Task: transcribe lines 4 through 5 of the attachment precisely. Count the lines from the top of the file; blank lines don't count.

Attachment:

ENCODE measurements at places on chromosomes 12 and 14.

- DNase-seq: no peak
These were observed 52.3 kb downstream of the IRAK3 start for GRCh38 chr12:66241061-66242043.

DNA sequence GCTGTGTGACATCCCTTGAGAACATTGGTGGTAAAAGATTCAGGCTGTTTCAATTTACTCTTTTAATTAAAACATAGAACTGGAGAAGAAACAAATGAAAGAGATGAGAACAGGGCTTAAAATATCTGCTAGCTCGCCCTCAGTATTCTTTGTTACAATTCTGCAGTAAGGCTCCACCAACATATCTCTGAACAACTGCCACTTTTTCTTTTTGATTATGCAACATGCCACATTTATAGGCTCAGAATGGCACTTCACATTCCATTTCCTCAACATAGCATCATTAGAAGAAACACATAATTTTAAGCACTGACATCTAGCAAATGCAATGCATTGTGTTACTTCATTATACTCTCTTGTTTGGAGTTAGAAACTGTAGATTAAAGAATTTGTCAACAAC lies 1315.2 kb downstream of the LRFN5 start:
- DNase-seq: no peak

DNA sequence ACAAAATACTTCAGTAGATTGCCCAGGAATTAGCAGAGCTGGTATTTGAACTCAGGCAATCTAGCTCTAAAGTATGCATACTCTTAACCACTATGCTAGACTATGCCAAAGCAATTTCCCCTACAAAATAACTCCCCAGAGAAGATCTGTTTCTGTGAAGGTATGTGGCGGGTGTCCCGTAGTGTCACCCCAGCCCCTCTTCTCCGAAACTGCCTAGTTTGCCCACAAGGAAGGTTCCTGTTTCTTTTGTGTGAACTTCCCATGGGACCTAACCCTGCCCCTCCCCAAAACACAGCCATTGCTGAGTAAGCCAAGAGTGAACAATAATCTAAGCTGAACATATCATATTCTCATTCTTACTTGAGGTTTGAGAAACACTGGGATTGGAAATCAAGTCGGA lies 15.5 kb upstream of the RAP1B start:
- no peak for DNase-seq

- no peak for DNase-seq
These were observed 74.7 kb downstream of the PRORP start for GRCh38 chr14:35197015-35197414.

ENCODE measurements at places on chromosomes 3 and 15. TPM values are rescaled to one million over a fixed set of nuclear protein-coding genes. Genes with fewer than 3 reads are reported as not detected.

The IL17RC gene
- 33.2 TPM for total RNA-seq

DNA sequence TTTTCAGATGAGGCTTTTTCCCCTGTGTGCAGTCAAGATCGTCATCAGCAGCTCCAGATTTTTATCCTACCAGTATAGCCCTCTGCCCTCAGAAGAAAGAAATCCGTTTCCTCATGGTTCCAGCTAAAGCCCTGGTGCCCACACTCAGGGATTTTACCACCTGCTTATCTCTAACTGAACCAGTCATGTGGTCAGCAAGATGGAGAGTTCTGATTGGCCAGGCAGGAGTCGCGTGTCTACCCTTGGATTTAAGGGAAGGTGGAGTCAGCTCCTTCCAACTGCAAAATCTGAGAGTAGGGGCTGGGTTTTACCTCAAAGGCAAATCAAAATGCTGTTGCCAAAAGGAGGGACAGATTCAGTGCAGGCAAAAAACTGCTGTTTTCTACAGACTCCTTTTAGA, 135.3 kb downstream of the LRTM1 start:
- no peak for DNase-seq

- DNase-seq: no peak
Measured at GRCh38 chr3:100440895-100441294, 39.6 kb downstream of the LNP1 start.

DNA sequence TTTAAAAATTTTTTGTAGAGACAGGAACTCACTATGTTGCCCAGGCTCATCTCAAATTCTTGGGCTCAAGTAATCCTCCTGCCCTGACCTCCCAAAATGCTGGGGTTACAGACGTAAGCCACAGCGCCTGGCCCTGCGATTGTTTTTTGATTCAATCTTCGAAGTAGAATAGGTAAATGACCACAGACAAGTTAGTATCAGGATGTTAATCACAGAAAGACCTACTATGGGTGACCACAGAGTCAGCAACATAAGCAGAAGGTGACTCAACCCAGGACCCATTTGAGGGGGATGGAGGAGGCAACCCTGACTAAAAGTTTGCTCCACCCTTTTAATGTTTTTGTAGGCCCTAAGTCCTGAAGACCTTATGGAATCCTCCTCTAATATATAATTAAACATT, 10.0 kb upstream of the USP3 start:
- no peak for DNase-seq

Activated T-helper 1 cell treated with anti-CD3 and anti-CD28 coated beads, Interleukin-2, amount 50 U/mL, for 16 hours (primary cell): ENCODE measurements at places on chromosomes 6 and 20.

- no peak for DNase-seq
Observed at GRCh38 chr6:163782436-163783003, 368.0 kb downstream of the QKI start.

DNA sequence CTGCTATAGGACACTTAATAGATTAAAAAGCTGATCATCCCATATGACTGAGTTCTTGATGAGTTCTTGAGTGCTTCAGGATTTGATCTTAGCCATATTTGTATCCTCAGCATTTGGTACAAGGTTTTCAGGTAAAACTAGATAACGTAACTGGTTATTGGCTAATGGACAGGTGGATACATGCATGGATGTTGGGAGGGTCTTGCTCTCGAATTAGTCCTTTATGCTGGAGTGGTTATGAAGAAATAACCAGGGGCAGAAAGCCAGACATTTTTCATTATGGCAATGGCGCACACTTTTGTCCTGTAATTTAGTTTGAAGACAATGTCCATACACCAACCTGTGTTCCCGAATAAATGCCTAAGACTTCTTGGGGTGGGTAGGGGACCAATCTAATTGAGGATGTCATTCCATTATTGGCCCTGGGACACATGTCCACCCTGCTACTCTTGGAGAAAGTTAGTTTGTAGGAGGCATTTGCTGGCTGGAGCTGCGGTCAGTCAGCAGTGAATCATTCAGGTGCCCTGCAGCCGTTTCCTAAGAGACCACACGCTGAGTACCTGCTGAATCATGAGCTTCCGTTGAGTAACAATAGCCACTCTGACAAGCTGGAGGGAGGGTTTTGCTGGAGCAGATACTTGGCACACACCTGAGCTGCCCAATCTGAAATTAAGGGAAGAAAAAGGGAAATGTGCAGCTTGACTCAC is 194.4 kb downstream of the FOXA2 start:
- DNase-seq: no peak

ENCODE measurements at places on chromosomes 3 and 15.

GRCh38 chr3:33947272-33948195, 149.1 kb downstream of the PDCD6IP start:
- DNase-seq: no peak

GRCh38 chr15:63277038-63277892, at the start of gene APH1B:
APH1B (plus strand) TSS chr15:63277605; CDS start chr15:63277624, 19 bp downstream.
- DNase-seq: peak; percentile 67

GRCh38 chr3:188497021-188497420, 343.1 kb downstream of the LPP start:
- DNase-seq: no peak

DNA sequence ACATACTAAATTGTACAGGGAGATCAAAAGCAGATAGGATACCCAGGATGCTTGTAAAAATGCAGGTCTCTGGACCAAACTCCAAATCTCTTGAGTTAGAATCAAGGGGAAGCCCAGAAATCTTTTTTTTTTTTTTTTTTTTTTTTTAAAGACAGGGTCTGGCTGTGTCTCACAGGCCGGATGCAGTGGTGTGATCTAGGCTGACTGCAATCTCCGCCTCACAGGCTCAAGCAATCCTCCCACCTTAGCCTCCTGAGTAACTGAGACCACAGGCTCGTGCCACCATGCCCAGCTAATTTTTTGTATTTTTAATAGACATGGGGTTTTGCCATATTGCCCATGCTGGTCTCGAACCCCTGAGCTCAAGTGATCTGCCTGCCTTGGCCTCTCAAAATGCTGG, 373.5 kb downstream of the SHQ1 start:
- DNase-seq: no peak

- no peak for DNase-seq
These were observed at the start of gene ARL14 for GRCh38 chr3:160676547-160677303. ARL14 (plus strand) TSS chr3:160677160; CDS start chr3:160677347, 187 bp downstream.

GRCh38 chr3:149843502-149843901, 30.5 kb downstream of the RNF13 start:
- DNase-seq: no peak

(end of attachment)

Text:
DNA sequence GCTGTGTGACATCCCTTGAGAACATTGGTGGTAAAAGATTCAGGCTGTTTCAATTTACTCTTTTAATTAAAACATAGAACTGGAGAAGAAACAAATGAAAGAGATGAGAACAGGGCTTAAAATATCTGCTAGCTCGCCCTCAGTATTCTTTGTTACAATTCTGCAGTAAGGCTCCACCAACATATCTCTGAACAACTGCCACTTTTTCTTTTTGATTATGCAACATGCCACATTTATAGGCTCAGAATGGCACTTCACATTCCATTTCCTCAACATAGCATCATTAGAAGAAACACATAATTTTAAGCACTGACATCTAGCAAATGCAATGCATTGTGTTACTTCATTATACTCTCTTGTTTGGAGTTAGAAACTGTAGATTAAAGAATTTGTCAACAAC lies 1315.2 kb downstream of the LRFN5 start:
- DNase-seq: no peak